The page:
The culture of the city is, in a word, vibrant. The exquisite history has brought around an era of skilled craftsmen and artisans coming together to hone their skills and showcase their talent in a space where it was valued by kings, queens and locals alike.

One of such crafts and craftsmen were the potters skilled in the art of Blue pottery- a form of pottery that is extremely lavish, extravagant and fit for kings. They moved to Jaipur to present their handicraft skills to the Maharajas and their Queens which left the royalties mesmerized. The eye catching blend of colours, intricate details and hand crafted precision left them wanting more and eventually, it turned into a more luxurious kind of pottery that was accessible only to the rulers of the cities.

Now, after so many years and technological advancements, the skilled blue potters and their art is slowly becoming a dying breed. The traditional craft of Turko-Persian origin is no longer relevant. People are opting for more cheaper forms of pottery, which they believe have the same sense of historical importance and carry the same intricate details that the royalties were drawn to.

Jaipur’s connection with the art form has occasionally attracted people from all over the world. They have come to witness and take home some of the beautiful art which blends in a variety of colour, small details and has a sense of history about it. The potters have taken themes from Chinese and European art forms and patterns that have occasionally drawn a huge audience to it, but locals and people from around the country are no longer interested in the craft.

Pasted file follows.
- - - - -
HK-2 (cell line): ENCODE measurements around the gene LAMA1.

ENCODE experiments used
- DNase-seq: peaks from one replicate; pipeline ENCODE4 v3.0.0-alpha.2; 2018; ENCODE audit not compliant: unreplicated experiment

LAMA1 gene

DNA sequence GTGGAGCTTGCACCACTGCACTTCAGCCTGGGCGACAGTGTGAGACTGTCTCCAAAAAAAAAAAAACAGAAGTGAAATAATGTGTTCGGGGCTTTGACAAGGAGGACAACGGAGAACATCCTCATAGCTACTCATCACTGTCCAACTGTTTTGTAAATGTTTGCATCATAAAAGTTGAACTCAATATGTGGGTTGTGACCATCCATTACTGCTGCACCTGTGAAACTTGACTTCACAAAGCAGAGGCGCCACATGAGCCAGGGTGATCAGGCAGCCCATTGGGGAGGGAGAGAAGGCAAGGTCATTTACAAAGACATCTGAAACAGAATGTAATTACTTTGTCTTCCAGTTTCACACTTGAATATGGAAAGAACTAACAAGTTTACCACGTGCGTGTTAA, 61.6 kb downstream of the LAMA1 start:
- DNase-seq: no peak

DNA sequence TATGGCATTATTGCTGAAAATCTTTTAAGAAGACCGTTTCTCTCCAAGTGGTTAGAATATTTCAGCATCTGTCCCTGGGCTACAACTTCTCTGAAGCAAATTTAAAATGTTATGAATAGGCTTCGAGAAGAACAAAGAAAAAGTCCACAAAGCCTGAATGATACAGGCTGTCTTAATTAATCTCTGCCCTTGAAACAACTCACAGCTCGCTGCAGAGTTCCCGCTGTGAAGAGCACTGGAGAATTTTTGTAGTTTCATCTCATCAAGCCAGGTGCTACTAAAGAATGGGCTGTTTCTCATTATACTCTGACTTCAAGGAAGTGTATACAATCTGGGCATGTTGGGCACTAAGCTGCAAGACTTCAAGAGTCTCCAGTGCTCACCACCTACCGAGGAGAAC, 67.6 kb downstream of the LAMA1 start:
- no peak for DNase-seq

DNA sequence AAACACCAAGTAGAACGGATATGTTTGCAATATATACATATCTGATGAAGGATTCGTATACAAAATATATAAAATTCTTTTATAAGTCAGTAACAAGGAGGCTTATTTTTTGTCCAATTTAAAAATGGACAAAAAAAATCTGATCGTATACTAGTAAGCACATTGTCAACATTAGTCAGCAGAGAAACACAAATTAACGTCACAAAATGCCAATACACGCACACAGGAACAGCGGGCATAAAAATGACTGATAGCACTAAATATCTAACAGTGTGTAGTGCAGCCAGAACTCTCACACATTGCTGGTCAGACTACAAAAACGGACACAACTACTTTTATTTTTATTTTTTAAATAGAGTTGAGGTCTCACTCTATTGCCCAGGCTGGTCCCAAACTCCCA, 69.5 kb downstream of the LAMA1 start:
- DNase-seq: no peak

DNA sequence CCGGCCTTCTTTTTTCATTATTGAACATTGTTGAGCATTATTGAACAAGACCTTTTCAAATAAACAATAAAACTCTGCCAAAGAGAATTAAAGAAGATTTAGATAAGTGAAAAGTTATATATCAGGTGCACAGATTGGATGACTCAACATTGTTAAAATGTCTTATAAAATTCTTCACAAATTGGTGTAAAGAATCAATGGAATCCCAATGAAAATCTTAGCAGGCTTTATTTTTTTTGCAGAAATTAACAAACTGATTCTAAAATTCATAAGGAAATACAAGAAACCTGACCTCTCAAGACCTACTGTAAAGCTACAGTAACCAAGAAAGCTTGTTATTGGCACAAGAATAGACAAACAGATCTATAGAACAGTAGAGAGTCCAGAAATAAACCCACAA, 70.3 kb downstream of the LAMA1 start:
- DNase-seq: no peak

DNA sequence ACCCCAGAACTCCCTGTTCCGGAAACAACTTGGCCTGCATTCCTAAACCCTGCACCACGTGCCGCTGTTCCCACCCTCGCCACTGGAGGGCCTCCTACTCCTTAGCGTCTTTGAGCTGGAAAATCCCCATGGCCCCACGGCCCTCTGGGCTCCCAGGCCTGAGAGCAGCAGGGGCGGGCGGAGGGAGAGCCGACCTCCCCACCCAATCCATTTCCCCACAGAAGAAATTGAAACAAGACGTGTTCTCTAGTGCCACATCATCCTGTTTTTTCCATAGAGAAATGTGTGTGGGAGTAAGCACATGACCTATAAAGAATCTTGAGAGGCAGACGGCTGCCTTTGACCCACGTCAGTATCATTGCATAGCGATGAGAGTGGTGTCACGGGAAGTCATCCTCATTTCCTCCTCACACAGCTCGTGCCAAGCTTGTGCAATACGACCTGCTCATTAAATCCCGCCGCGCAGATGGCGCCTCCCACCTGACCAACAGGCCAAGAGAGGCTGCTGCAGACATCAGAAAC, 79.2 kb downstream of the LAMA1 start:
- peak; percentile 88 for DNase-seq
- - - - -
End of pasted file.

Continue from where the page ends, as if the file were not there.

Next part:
The craftsmen today are forgotten and struggle to carry on their age old tradition of presenting quality pottery and clay work. It used to be a way of livelihood for many people living in the rural areas of the Rajasthan and with the steep decline in sales of the crafts, they are left wanting, lost and without an income. The artisans mentioned that they have repeatedly told the government of the tourists they attract and have urged them to look into research of the art form, to bring it back into relevance.

Blue pottery and the artisans are an integral part of not only Jaipur but the whole of Rajasthan. It tells of the age old tradition of borrowing techniques and skills from other countries, whatever may be the differences among the nations.